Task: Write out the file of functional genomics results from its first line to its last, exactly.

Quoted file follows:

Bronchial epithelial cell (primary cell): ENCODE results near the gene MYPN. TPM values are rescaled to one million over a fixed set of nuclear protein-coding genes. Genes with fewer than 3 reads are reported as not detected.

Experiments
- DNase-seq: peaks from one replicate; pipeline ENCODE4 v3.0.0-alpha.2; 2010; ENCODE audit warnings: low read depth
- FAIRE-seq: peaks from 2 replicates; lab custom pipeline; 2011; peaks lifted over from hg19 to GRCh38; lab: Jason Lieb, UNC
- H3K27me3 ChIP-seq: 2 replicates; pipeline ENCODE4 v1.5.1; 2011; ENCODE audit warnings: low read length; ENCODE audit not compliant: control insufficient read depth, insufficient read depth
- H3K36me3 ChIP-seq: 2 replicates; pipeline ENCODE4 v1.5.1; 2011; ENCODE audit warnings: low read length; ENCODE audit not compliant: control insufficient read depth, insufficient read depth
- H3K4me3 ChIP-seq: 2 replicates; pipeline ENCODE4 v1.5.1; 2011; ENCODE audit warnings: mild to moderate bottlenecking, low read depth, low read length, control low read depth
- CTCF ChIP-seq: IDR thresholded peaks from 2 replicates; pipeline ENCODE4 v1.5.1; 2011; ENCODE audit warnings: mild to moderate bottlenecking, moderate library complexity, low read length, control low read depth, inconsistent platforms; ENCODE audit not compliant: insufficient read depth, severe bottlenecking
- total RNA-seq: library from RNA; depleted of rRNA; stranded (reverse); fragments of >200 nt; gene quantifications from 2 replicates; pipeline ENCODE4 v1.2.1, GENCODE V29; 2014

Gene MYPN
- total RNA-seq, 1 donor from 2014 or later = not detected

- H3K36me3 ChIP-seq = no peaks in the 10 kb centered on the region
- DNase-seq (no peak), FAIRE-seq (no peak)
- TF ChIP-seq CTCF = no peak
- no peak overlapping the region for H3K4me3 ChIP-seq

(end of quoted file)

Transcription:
Bronchial epithelial cell (primary cell): ENCODE results near the gene MYPN. TPM values are rescaled to one million over a fixed set of nuclear protein-coding genes. Genes with fewer than 3 reads are reported as not detected.

Experiments
- DNase-seq: peaks from one replicate; pipeline ENCODE4 v3.0.0-alpha.2; 2010; ENCODE audit warnings: low read depth
- FAIRE-seq: peaks from 2 replicates; lab custom pipeline; 2011; peaks lifted over from hg19 to GRCh38; lab: Jason Lieb, UNC
- H3K27me3 ChIP-seq: 2 replicates; pipeline ENCODE4 v1.5.1; 2011; ENCODE audit warnings: low read length; ENCODE audit not compliant: control insufficient read depth, insufficient read depth
- H3K36me3 ChIP-seq: 2 replicates; pipeline ENCODE4 v1.5.1; 2011; ENCODE audit warnings: low read length; ENCODE audit not compliant: control insufficient read depth, insufficient read depth
- H3K4me3 ChIP-seq: 2 replicates; pipeline ENCODE4 v1.5.1; 2011; ENCODE audit warnings: mild to moderate bottlenecking, low read depth, low read length, control low read depth
- CTCF ChIP-seq: IDR thresholded peaks from 2 replicates; pipeline ENCODE4 v1.5.1; 2011; ENCODE audit warnings: mild to moderate bottlenecking, moderate library complexity, low read length, control low read depth, inconsistent platforms; ENCODE audit not compliant: insufficient read depth, severe bottlenecking
- total RNA-seq: library from RNA; depleted of rRNA; stranded (reverse); fragments of >200 nt; gene quantifications from 2 replicates; pipeline ENCODE4 v1.2.1, GENCODE V29; 2014

Gene MYPN
- total RNA-seq, 1 donor from 2014 or later = not detected

- H3K36me3 ChIP-seq = no peaks in the 10 kb centered on the region
- DNase-seq (no peak), FAIRE-seq (no peak)
- TF ChIP-seq CTCF = no peak
- no peak overlapping the region for H3K4me3 ChIP-seq